In the meantime, sales went up. Finally the claim was overturned, sales continued and Kandel had the last laugh by thanking the police for the free publicity by donating 1% of profits to Police Retirement Fund. But it was Word Alchemy, her full-length collection of 1967, where she came into her fullest, most nuanced, voice. In her introduction she says, “Poetry is never compromise. It is the manifestation/translation of a vision, an illumination, an experience. If you compromise your vision you become a blind prophet.”
Word Alchemy opens with several on-edge circus poems spangled with loud-looking words in all caps. Okay, that was a style at the time, and seems dated now, but the images stay strong. From “Invocation and Clown Dance Of The Bareback Riders:”

eye of newt and heel of brandy
champagne wine and hashish candy
shock of love and touch of madness
demon’s tear of final sadness
pulse of vision, blood and stone
kiss of witches, mandrake moan
fear of heaven, bead of dreams
Everything is what it seems

Oh! the clowns! but they’re beautiful
the ringmaster is clothed entirely in black owl feathers…

From “Freak Show And Finale”

Expose yourself!
Show me your tattooed spine and star-encrusted tongue!
Admit your feral snarl, your bloody jaws

concede your nature and reveal your dreams!
each beast contains its god, all gods are dreams
all dreams are true

Underpinning the circus trope in these beginning poems is the repeated idea of the holy beast in all of us, that the beast is bloody, holy, and we are it. “no man intransigent/but shields the animal within/were-wolf never died/but sits beside you…”
There are more “divine lust” poems in this collection but Kandel’s sights have widened to include more of the human experience in these poems. Exuberant as these poems are, they visit the depths as well as the heights. In “First They Slaughtered the Angels” we read of the torture of the angels, “opening their silk throats with icy knives,”…” tying their thin white legs with wire cords” and “they have wiped their asses on angel feathers…” This poem has been read as a lament for friends dying of heroin and other drugs at the time, but, given the times, I imagine she is including those innocents dying in Viet Nam, on the streets of poverty and want, all of the innocents who suffer. She does include a poem quite specifically for those brothers and sisters suffering from drug addiction later in the volume: “Junk/Angel,”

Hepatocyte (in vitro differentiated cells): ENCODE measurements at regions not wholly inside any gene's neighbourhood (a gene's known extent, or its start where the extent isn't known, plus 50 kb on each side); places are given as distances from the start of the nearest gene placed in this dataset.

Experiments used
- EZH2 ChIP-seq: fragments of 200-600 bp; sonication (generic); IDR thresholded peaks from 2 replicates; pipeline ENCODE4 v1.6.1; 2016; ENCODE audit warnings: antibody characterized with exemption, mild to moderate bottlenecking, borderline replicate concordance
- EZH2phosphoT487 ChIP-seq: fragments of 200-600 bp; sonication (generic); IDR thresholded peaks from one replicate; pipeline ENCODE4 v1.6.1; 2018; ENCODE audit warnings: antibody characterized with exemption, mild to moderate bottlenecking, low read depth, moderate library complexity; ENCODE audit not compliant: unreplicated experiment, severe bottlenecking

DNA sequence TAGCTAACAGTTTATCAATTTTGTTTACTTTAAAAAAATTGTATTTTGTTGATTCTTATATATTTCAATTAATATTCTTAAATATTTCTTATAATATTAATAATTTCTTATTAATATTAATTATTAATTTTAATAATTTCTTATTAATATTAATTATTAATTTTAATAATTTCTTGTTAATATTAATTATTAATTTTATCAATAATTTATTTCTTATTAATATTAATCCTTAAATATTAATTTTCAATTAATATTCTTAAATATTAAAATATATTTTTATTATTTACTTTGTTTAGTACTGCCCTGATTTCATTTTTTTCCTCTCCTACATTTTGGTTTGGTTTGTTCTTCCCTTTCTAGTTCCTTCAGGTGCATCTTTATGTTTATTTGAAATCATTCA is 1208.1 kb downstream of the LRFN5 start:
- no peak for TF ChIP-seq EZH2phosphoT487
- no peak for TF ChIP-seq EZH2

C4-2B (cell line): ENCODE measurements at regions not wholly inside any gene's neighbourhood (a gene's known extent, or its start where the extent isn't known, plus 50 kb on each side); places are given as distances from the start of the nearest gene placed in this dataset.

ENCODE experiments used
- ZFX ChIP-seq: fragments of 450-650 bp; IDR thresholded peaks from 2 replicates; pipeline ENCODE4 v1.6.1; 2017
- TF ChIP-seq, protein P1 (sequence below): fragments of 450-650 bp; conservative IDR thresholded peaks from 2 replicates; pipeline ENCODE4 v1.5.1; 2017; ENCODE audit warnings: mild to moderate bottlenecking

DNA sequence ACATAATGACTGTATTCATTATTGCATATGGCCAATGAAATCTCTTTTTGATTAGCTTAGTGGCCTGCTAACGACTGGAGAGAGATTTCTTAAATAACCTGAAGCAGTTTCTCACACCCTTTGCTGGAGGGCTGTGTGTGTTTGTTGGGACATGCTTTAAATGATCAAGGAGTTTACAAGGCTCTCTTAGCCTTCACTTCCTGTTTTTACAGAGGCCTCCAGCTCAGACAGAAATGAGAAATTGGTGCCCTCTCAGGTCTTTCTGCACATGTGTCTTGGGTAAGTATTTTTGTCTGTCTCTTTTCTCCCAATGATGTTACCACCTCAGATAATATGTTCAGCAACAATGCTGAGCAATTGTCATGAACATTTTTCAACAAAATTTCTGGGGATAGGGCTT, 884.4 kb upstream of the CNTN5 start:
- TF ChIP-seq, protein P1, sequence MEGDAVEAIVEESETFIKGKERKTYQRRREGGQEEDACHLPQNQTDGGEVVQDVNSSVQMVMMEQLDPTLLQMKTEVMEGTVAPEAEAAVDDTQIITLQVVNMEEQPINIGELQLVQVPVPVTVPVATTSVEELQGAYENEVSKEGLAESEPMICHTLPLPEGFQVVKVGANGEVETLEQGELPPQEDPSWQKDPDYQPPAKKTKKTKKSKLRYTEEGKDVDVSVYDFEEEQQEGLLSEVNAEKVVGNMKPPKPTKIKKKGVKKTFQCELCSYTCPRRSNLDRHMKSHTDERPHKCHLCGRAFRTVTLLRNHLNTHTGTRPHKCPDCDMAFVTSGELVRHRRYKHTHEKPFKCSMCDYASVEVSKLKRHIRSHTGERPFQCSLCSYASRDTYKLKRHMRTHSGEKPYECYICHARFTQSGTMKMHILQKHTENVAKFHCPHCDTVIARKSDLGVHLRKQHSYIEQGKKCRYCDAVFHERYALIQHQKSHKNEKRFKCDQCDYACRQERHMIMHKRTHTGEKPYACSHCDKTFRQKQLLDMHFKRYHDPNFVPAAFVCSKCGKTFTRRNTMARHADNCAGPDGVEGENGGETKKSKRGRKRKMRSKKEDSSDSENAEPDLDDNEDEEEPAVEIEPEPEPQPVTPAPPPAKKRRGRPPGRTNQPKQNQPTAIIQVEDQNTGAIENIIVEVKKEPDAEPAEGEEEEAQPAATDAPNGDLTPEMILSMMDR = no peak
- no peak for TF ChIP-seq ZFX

I have seen the junkie angel winging his devious path over cities
his greenblack pinions parting the air with the sound of fog
I have seen him plummet to earth, folding
his feathered bad wings against his narrow flesh
pausing to share the orisons of some ecstatic acolyte…”

And more explicitly in “Blues for Sister Sally,”

moon-faced baby with cocaine arms
nineteen summers
nineteen lovers

And in “Small Prayer for Falling Angels.” “Too many of my friends are junkies,” which turns into a prayer to Kali Ma, Indian goddess who wears a necklace of skulls, to “remember the giving of life as well as the giving of death…”
Lenore Kandel lived when she did and where she did, and recorded her experience with honesty and beauty. She was definitely a product of her times, but more, Lenore Kandel has been a voice for love, for light and in her words, the “ecstatic access of enlightenment. My favorite word is YES.” She was not a self-promoter and due to her later reclusiveness, her legacy is somewhat shadowy. Perhaps this fine collection will rightfully revive her place in the world of poetry.

Judith Roche is a poet and the author of three collections of poetry. Wisdom of the Body won a 2007 American Book Award.

This review first appeared in Pacific Rim Review of Books #18